Whether you choose to hunt the steep slopes of the U.S. Forest Service’s Kalmiopsis Wilderness for black bear or fish for winter steelhead and fall Chinook in the riffled waters of the Siuslaw River that meanders through thousands of acres of Bureau of Land Management controlled lands, your right of choice and access should have been protected by Representative DeFazio by voting for, not against the SHARE Act. Oregon’s hunters, anglers and recreational shooters would have been better served had Representative DeFazio, the ranking member of the Committee on Natural Resources, voted to protect their right to access and their right to engage in traditional practices on all federal lands as outlined in the SHARE Act. Representative Peter DaFazio voted “Nay” and by doing so he sent a strong message to his recreational hunting, fishing and shooting constituents.
The question for hunters, anglers and recreational shooters to ask the “Nay” voting Oregon Congressmen should be simple and to the point.
You did not vote to pass the Sportsmen’s Heritage and Recreational Enhancement Act, which contains protections we clearly need as a sporting conservation community, “So why should we vote for you?”
The next step in the political process for the SHARE Act will occur in the U.S. Senate. The Oregon Outdoor Council urges hunters, anglers and recreational shooters throughout Oregon to contact their respective Senator and request that they demonstrate strong leadership and an unwavering commitment to conservation and our heritage by moving the SHARE Act to the Senate floor for a vote. We believe that the statutory protections provided by the Senate’s passage of the Sportsmen’s Heritage and Recreational Enhancement Act could very well be the single most significant piece of federal legislation protecting our right to hunt, fish and recreationally shoot in America in the last several decades. We also believe that our use of these lands and their natural resources should not become just another example of partisan gridlock in Washington D.C..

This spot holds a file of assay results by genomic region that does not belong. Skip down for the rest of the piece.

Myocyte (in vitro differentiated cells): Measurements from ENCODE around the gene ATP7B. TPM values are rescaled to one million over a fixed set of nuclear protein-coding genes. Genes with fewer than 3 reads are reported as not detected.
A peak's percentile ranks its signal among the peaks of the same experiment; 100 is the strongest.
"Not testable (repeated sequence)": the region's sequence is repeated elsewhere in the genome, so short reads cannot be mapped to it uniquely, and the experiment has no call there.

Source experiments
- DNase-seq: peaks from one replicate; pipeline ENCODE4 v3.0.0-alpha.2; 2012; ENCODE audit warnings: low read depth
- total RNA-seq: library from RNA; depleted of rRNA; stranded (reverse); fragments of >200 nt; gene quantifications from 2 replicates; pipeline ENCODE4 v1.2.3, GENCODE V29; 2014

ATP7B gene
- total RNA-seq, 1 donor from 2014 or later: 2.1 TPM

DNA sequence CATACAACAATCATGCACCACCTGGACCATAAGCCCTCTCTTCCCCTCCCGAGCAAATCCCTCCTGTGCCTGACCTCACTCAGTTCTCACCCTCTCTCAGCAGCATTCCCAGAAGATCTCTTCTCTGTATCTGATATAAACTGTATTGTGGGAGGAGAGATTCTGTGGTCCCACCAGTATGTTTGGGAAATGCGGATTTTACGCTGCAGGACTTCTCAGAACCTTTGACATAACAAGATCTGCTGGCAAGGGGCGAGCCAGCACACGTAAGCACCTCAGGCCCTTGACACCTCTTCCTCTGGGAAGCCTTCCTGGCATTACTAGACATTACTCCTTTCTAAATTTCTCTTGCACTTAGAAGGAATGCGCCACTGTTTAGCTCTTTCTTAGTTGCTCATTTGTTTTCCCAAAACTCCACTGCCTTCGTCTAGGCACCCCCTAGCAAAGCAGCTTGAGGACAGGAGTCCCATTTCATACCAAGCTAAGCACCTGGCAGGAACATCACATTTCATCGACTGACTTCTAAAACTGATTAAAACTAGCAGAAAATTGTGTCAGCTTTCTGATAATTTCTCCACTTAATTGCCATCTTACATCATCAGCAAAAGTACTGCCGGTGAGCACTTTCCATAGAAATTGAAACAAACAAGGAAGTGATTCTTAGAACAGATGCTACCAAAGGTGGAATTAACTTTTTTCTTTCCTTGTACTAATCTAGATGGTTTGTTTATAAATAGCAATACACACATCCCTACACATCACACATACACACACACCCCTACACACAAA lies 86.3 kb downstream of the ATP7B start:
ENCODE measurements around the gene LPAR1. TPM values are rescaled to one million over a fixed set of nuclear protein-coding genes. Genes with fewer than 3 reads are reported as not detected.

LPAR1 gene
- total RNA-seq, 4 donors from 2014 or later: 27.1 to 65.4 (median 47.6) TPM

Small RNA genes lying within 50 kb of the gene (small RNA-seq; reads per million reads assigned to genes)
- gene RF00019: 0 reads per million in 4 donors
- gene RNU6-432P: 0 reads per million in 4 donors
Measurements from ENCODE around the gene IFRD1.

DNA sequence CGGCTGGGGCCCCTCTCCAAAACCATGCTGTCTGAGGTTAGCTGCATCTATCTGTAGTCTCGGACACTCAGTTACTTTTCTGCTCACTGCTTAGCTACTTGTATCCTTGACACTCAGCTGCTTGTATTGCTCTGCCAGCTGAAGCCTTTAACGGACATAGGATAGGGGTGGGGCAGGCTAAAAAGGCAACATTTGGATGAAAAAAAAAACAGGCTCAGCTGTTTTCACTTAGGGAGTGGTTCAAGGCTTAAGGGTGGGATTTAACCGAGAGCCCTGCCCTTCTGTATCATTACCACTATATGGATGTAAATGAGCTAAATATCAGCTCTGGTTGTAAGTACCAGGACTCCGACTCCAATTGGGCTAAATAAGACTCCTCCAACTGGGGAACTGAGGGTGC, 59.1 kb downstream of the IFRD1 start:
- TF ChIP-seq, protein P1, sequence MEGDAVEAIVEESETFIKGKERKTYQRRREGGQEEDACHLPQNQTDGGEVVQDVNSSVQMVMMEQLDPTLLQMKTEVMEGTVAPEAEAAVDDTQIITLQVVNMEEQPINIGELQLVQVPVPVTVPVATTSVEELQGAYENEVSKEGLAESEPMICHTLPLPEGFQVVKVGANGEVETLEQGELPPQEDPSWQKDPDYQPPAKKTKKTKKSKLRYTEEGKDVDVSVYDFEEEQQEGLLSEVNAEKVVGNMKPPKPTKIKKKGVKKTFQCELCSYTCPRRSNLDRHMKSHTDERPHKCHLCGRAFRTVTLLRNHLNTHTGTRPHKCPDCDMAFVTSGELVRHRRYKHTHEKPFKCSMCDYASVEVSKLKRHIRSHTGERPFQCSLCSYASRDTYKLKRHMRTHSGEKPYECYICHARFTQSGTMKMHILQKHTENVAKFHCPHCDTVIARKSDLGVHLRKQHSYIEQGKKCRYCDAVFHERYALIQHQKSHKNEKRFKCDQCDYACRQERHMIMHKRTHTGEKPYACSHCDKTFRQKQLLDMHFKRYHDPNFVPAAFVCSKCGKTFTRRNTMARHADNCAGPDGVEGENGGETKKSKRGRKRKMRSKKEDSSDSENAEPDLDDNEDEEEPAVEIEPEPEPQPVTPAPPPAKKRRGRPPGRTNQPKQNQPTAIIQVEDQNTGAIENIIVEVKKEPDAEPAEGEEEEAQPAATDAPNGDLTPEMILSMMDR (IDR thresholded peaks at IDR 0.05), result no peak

Oregon’s U.S. Senators and their contact information:
Senator Ron Wyden:
Senator Jeff Merkley:
The Oregon Outdoor Council, along with the following state and national conservation organizations support the Sportsmen’s Hunting and Recreational Enhancement Act.
American Sportfishing Association
National Wild Turkey Federation
Archery Trade Association
North American Grouse Partnership
Association of Fish and Wildlife Agencies
Pheasants Forever, Inc
Boone & Crockett Club
Pope and Young Club
Bowhunting Preservation Alliance
Campfire Club of America
Quality Deer Management Association
Rocky Mountain Elk Foundation
Congressional Sportsmen’s Foundation
Ruffed Grouse Society
Safari Club International
Dallas Safari Club
Shimano American Corporation
Delta Waterfowl Foundation
Texas Wildlife Association
Theodore Roosevelt Conservation Partnership
Izaak Walton League of America
Masters of Foxhounds Association
United States Sportsmen’s Association
Mule Deer Foundation
National Rifle Association
National Shooting Sports Foundation
Wildlife Management Institute
National Trappers Association
The Oregon Outdoor Council has contacted Rep. Bonamici, Rep. Blumenauer and Rep. DeFazio’s Washington D.C. office staff and requested that the respective Representative provide an explanation for his/her lack of support of the SHARE Act. We will provide you with their responses upon their receipt.
Keep Oregon Hunting and Fishing
Stan Steele, Chairman of the Board (Left) – Pictured with Gary Loomis (Front).